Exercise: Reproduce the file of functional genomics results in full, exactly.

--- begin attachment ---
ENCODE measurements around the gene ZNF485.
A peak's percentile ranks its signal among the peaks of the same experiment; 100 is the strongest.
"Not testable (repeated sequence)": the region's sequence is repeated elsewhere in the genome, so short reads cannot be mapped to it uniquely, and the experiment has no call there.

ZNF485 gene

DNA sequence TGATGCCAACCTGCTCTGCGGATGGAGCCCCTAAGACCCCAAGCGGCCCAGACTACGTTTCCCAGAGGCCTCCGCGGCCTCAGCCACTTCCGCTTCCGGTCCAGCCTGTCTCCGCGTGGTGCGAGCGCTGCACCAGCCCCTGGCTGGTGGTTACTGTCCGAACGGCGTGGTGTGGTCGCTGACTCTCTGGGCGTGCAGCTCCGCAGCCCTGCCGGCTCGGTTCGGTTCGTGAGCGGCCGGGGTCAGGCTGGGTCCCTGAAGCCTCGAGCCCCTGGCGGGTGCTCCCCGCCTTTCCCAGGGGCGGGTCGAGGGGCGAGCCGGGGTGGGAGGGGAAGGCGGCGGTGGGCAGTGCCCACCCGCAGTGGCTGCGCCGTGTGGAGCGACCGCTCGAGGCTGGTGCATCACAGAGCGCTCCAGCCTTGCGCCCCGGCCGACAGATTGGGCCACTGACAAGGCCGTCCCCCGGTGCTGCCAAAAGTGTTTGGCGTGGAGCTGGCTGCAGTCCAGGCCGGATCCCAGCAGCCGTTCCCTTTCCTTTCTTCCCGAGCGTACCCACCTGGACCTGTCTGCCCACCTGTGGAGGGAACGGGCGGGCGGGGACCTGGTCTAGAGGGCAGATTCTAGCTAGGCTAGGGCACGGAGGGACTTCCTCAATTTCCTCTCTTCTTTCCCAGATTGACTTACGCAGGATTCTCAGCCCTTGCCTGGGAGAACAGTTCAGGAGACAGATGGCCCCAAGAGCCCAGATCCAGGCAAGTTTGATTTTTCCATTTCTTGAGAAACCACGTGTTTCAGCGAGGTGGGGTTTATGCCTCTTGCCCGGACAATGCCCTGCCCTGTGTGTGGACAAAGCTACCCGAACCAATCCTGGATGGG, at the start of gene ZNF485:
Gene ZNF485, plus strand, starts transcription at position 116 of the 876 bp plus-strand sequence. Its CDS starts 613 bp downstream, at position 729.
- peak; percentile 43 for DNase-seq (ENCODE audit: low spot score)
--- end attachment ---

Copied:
ENCODE measurements around the gene ZNF485.
A peak's percentile ranks its signal among the peaks of the same experiment; 100 is the strongest.
"Not testable (repeated sequence)": the region's sequence is repeated elsewhere in the genome, so short reads cannot be mapped to it uniquely, and the experiment has no call there.

ZNF485 gene

DNA sequence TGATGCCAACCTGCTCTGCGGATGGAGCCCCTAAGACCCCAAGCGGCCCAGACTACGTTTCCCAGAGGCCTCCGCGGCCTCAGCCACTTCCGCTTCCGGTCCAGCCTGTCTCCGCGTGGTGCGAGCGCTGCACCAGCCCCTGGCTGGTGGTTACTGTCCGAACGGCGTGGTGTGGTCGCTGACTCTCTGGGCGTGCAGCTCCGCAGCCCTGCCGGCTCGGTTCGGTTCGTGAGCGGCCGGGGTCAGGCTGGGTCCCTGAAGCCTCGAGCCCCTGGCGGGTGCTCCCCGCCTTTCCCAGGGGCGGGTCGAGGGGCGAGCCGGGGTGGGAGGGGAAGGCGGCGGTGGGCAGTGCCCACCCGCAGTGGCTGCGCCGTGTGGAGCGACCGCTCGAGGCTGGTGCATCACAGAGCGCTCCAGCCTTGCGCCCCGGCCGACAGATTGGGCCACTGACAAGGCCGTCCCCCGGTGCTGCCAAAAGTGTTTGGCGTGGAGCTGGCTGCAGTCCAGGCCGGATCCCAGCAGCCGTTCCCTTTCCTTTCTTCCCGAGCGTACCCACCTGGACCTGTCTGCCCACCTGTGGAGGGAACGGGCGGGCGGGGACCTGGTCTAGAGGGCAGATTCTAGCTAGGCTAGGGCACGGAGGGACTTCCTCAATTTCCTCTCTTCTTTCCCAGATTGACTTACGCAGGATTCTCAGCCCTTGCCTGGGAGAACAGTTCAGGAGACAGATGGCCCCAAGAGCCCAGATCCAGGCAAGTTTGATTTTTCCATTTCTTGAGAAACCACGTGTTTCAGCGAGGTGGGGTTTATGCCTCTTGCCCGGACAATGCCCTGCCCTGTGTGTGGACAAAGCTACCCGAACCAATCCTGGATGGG, at the start of gene ZNF485:
Gene ZNF485, plus strand, starts transcription at position 116 of the 876 bp plus-strand sequence. Its CDS starts 613 bp downstream, at position 729.
- peak; percentile 43 for DNase-seq (ENCODE audit: low spot score)